At this time of the year we tend to think of Saint Faustina Kowalska of Divine Mercy and that message she received from Jesus of a coming great sign: the Cross that putatively would be seen in the sky, and great light from the openings where the Hands and Feet of the Lord were nailed, illuminating the earth for a period of time.

That prophecy connects with an event recorded over Jerusalem in the fourth century by Saint Cyril of Jerusalem, a doctor of the Church. In a letter to the Emperor Constantius, he wrote, "On the nones of May, about the third hour, a great luminous cross appeared in the heavens, just over Golgotha, reaching as far as the holy mount of Olivet, seen, not by one or two persons, but clearly and evidently by the whole city. This was not, as might be thought, a fancy-bred and transient appearance: but it continued several hours together, visible to our eyes and brighter than the sun. The whole city, penetrated alike with awe and with joy at this portent, ran immediately to the church, all with one voice giving praise to our Lord Jesus Christ, the only Son of God."

Image result for Saint Cyril of Jerusalem,The "nones" would be May 7 and when related to hours of the day in the ancient Church meant the fifth of seven canonical hours and came at the ninth hour of the day or at about 3 p.m. -- which Saint Faustina was to proclaim as the "hour of mercy" almost 1,600 years later! 

But there is more -- in the way of signs.

On Sunday, October 27, 1940, for example, villagers near Lewes in England were startled to look up at the sky and note a white line expanding across the blue. From it formed a figure of Christ on the Cross -- slowly and clearly. Some also claimed to have seen an angel.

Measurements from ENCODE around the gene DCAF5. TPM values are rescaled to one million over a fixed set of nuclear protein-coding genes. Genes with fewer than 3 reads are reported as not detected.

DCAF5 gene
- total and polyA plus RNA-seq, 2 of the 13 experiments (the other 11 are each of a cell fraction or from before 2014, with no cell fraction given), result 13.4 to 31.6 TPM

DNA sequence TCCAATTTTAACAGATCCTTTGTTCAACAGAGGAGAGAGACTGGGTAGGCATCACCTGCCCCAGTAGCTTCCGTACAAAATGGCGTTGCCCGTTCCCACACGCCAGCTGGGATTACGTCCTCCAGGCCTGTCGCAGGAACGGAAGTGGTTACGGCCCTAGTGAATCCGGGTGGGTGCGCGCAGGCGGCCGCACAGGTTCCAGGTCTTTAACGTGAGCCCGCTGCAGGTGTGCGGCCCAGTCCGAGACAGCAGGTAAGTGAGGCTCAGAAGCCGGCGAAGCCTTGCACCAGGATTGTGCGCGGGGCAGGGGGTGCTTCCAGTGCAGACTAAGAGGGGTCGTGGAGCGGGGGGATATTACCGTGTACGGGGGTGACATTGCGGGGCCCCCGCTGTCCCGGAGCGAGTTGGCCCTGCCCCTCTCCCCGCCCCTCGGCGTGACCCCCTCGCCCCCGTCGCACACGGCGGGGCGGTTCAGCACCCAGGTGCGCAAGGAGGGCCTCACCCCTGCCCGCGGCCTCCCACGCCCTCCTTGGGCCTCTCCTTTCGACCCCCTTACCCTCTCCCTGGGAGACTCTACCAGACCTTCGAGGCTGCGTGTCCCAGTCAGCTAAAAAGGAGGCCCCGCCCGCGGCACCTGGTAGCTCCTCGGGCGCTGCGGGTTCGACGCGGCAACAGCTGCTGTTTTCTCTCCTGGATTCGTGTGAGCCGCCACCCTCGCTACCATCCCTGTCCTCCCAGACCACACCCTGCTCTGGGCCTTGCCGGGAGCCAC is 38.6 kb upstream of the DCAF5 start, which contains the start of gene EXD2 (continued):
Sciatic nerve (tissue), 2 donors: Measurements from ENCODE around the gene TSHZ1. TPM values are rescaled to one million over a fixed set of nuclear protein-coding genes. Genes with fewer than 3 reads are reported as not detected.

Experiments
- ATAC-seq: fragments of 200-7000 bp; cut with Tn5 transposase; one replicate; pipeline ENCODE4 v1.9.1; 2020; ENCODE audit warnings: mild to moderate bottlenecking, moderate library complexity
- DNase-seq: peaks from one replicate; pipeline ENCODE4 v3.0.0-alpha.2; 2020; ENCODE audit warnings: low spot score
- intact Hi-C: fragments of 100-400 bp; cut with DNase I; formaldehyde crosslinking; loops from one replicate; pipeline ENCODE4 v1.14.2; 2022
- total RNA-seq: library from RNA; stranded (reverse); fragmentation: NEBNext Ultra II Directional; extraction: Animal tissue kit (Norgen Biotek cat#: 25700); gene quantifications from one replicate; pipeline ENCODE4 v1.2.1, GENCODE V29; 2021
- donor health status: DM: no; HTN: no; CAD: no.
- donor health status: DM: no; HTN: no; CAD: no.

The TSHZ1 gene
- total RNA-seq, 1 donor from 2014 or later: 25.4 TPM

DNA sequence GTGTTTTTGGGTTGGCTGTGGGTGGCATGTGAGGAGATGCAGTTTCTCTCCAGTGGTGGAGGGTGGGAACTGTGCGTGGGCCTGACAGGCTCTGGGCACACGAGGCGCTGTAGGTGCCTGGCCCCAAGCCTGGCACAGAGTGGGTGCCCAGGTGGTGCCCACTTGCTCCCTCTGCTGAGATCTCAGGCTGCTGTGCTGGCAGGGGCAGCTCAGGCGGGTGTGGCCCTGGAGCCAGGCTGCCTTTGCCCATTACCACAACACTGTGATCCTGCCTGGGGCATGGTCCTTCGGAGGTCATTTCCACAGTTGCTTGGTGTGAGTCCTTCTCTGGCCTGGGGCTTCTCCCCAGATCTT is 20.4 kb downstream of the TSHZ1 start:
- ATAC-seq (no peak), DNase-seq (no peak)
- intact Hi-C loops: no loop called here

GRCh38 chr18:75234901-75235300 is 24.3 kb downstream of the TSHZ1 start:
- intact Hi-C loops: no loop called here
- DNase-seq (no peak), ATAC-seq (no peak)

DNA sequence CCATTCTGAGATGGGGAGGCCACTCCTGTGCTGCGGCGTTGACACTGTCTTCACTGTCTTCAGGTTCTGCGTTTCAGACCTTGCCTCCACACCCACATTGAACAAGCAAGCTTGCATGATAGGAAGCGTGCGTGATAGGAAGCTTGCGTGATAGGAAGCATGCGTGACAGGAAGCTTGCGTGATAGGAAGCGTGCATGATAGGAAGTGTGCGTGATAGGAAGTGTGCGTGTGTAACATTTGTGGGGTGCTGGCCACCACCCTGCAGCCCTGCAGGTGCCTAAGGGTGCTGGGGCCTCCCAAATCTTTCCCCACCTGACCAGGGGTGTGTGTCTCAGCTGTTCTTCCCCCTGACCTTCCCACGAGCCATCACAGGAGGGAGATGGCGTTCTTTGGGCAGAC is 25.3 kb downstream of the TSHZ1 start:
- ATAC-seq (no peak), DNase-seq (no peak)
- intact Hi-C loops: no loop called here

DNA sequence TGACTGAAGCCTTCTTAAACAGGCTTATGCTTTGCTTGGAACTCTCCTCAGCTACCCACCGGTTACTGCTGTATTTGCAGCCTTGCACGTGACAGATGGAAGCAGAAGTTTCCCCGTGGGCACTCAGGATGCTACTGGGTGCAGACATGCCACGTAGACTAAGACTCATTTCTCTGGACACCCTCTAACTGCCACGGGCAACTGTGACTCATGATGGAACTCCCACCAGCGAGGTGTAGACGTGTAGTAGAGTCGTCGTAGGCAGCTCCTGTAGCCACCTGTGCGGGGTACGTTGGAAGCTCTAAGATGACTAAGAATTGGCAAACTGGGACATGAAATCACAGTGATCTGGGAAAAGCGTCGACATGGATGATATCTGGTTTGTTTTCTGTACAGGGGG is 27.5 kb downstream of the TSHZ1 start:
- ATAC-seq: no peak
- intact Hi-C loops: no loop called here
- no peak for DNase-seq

In 1138, and again in 1164, monks and townsmen in Dunstable asserted the same type of spectacle. Such phenomena were seen throughout the Middle Ages -- that most difficult time that saw great upheaval, including from catastrophes of plague.

And in Bath, Somerset -- fast-forwarding again to 1905 -- frightened people were recorded as having gazed upward at a Cross or crucifix in the heavens, which a woman who recorded it described as "a wonderful manifestation of the truth of mystical Christianity." It was seen after a violent thunderstorm.

Is there a message in that?

Perhaps how storms can clear the air -- in meteorology and also our souls?

In 1594, near Harmstedt -- in Transylvania -- people swore they observed the letters "INRI MDLVII ARE INENDEDISES REGIS" in the sky. This is of course before skywriting planes!

That same year, in Frieburg, people reported the sight of Jesus seated on a rainbow.

[resources: The God of Healing]